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Zionism: Hovevei Zion

The first Hovevei Zion ("Lovers of Zion") organizations had been established in 1881­1882 with the aim of furthering Jewish settlement, particularly agricultural settlement in Eretz-Israel. The groups varied not only in size but in their activity. Some were interested in philanthropic work while others were intent on immigration to Eretz-Israel.

From its inception, the Hovevei Zion groups in Russia sought to erect a country­wide legally recognized framework. After arduous negotiations, in which the authorities demanded that the society be set up as a charitable body, its establishment was approved, early in 1890, as "The Society for the Support of Jewish Farmers and Artisans in Syria and Eretz-Israel," which came to be known as "The Odessa Committee."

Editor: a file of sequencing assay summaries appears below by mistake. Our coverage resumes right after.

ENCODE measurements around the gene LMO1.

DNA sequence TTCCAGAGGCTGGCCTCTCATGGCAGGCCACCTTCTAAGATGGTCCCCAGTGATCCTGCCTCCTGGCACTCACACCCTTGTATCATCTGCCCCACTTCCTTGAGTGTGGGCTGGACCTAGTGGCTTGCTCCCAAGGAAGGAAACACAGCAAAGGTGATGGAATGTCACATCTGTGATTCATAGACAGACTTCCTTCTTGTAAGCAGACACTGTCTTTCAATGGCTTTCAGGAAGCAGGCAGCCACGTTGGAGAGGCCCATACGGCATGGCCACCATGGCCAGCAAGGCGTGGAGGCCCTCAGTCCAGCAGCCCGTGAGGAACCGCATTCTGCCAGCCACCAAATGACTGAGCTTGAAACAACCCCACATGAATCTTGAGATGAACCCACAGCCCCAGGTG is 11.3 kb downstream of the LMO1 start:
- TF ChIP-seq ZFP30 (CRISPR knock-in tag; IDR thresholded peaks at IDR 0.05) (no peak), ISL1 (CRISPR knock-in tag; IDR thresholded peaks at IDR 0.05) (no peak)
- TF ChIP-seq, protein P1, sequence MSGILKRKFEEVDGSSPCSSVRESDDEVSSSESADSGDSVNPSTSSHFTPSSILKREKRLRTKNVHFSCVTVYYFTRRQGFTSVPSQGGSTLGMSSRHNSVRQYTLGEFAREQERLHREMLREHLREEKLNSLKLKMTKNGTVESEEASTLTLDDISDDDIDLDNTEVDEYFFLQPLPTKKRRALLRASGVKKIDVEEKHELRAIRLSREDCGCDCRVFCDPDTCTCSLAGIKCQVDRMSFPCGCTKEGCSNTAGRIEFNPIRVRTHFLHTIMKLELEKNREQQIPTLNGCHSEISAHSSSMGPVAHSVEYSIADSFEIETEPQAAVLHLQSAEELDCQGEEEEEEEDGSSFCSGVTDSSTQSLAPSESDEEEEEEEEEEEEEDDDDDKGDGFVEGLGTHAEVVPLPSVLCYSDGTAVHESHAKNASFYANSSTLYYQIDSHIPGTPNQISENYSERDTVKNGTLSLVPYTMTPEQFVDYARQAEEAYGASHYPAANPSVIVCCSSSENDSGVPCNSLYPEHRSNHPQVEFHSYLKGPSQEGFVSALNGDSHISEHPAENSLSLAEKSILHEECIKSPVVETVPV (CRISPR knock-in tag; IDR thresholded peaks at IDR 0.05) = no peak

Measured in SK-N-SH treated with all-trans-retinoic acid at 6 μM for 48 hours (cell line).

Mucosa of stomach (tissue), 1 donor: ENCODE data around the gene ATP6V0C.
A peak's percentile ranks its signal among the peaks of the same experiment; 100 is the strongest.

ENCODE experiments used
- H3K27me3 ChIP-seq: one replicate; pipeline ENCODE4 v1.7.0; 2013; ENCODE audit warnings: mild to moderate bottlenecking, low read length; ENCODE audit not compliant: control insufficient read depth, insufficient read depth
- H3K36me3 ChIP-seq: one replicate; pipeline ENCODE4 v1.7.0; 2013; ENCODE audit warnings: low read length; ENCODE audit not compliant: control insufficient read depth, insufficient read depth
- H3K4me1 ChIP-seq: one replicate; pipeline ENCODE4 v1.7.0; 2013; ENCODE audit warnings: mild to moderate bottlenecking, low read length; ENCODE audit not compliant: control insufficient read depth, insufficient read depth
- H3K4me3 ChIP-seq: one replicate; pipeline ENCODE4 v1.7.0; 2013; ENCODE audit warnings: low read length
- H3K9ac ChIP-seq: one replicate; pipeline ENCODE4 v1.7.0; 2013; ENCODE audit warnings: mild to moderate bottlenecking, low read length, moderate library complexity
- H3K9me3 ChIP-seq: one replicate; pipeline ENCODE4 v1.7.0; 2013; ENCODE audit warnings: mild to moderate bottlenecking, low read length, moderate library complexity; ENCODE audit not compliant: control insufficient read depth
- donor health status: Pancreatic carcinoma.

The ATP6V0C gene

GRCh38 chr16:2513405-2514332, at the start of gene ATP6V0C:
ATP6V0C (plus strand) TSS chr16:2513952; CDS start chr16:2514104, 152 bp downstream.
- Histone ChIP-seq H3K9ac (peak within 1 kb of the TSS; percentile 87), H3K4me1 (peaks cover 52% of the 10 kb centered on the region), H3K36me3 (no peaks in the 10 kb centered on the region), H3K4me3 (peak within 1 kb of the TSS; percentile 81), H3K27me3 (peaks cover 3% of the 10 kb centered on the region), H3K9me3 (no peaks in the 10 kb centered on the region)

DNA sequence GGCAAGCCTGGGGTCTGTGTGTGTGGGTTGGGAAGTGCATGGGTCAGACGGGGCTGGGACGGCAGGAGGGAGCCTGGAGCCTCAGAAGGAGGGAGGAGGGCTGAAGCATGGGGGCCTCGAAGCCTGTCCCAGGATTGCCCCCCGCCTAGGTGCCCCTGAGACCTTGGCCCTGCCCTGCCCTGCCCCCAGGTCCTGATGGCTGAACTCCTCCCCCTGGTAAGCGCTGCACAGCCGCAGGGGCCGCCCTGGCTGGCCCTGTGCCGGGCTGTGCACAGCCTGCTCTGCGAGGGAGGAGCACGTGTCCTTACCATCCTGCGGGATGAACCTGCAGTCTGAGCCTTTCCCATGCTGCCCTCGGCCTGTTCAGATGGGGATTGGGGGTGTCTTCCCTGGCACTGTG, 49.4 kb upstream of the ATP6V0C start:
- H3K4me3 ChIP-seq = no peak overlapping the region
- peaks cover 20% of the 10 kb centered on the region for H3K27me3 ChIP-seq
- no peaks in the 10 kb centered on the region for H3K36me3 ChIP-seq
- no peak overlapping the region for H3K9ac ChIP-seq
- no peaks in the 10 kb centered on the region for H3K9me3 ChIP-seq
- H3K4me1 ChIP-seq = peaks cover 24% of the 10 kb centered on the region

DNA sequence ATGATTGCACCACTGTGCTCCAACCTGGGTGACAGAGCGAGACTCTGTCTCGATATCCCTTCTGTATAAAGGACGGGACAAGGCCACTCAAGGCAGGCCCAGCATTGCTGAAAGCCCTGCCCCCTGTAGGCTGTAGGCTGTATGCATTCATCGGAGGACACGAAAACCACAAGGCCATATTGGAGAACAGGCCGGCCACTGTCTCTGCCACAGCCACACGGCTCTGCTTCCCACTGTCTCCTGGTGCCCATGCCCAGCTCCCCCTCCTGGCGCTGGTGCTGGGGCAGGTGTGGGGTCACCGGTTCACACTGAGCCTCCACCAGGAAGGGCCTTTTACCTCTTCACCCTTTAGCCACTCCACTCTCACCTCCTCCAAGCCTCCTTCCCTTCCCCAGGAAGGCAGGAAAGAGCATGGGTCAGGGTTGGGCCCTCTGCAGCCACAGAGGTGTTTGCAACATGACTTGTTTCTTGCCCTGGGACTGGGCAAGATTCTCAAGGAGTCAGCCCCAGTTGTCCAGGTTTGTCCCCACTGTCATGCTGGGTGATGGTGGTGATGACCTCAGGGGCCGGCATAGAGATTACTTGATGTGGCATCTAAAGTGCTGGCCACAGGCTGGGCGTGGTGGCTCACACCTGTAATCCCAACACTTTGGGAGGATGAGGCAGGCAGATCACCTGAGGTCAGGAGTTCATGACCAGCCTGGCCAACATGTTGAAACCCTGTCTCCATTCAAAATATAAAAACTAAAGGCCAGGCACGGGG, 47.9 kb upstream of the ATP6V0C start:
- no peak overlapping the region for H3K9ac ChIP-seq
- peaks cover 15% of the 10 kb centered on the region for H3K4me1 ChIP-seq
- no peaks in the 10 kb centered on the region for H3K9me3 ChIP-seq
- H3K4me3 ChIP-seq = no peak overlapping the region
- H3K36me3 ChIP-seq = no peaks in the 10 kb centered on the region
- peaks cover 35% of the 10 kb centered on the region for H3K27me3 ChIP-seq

In 1892, the organization had approximately 14,000 sympathizers in Russia. Among its leaders were Rabbi Samuel Mohilever (1824­1898), Moshe Leib Lilienblum (1843­1910) and Leon Pinsker (1821­1891).

Following the publication of Herzl's Der Judenstaat in 1896 and the establishment of the World Zionist Organization, most of the branches of Hovevei Zion aligned themselves with the new movement.